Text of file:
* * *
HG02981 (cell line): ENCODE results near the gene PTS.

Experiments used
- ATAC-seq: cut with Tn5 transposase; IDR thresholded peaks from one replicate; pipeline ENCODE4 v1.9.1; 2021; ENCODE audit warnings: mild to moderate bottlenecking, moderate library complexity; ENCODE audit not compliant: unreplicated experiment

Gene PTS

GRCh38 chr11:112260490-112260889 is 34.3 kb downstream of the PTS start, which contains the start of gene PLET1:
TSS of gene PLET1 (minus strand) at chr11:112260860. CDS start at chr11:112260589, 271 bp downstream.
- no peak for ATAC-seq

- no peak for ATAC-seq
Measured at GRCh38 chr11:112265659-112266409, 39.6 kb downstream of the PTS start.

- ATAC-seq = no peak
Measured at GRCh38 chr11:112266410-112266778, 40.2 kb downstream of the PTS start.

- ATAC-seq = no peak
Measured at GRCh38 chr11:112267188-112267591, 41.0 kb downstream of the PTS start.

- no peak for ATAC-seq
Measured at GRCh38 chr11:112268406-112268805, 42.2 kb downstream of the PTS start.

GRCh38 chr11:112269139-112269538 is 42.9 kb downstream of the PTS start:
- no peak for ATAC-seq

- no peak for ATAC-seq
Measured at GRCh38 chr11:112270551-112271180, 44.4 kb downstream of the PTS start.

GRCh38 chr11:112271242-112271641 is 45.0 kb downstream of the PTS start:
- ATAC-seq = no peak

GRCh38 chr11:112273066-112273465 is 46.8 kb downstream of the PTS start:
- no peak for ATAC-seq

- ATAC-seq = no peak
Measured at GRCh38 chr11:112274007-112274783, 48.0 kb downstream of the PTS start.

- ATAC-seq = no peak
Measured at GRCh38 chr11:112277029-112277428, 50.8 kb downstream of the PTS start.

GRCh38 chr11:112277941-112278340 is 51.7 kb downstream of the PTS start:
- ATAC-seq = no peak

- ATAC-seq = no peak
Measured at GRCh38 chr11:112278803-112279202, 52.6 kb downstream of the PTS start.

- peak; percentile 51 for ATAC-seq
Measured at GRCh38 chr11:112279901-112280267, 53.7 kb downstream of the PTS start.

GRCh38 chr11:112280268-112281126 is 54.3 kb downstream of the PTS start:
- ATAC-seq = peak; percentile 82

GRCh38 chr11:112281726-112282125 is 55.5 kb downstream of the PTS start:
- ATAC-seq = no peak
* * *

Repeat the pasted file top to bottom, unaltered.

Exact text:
HG02981 (cell line): ENCODE results near the gene PTS.

Experiments used
- ATAC-seq: cut with Tn5 transposase; IDR thresholded peaks from one replicate; pipeline ENCODE4 v1.9.1; 2021; ENCODE audit warnings: mild to moderate bottlenecking, moderate library complexity; ENCODE audit not compliant: unreplicated experiment

Gene PTS

GRCh38 chr11:112260490-112260889 is 34.3 kb downstream of the PTS start, which contains the start of gene PLET1:
TSS of gene PLET1 (minus strand) at chr11:112260860. CDS start at chr11:112260589, 271 bp downstream.
- no peak for ATAC-seq

- no peak for ATAC-seq
Measured at GRCh38 chr11:112265659-112266409, 39.6 kb downstream of the PTS start.

- ATAC-seq = no peak
Measured at GRCh38 chr11:112266410-112266778, 40.2 kb downstream of the PTS start.

- ATAC-seq = no peak
Measured at GRCh38 chr11:112267188-112267591, 41.0 kb downstream of the PTS start.

- no peak for ATAC-seq
Measured at GRCh38 chr11:112268406-112268805, 42.2 kb downstream of the PTS start.

GRCh38 chr11:112269139-112269538 is 42.9 kb downstream of the PTS start:
- no peak for ATAC-seq

- no peak for ATAC-seq
Measured at GRCh38 chr11:112270551-112271180, 44.4 kb downstream of the PTS start.

GRCh38 chr11:112271242-112271641 is 45.0 kb downstream of the PTS start:
- ATAC-seq = no peak

GRCh38 chr11:112273066-112273465 is 46.8 kb downstream of the PTS start:
- no peak for ATAC-seq

- ATAC-seq = no peak
Measured at GRCh38 chr11:112274007-112274783, 48.0 kb downstream of the PTS start.

- ATAC-seq = no peak
Measured at GRCh38 chr11:112277029-112277428, 50.8 kb downstream of the PTS start.

GRCh38 chr11:112277941-112278340 is 51.7 kb downstream of the PTS start:
- ATAC-seq = no peak

- ATAC-seq = no peak
Measured at GRCh38 chr11:112278803-112279202, 52.6 kb downstream of the PTS start.

- peak; percentile 51 for ATAC-seq
Measured at GRCh38 chr11:112279901-112280267, 53.7 kb downstream of the PTS start.

GRCh38 chr11:112280268-112281126 is 54.3 kb downstream of the PTS start:
- ATAC-seq = peak; percentile 82

GRCh38 chr11:112281726-112282125 is 55.5 kb downstream of the PTS start:
- ATAC-seq = no peak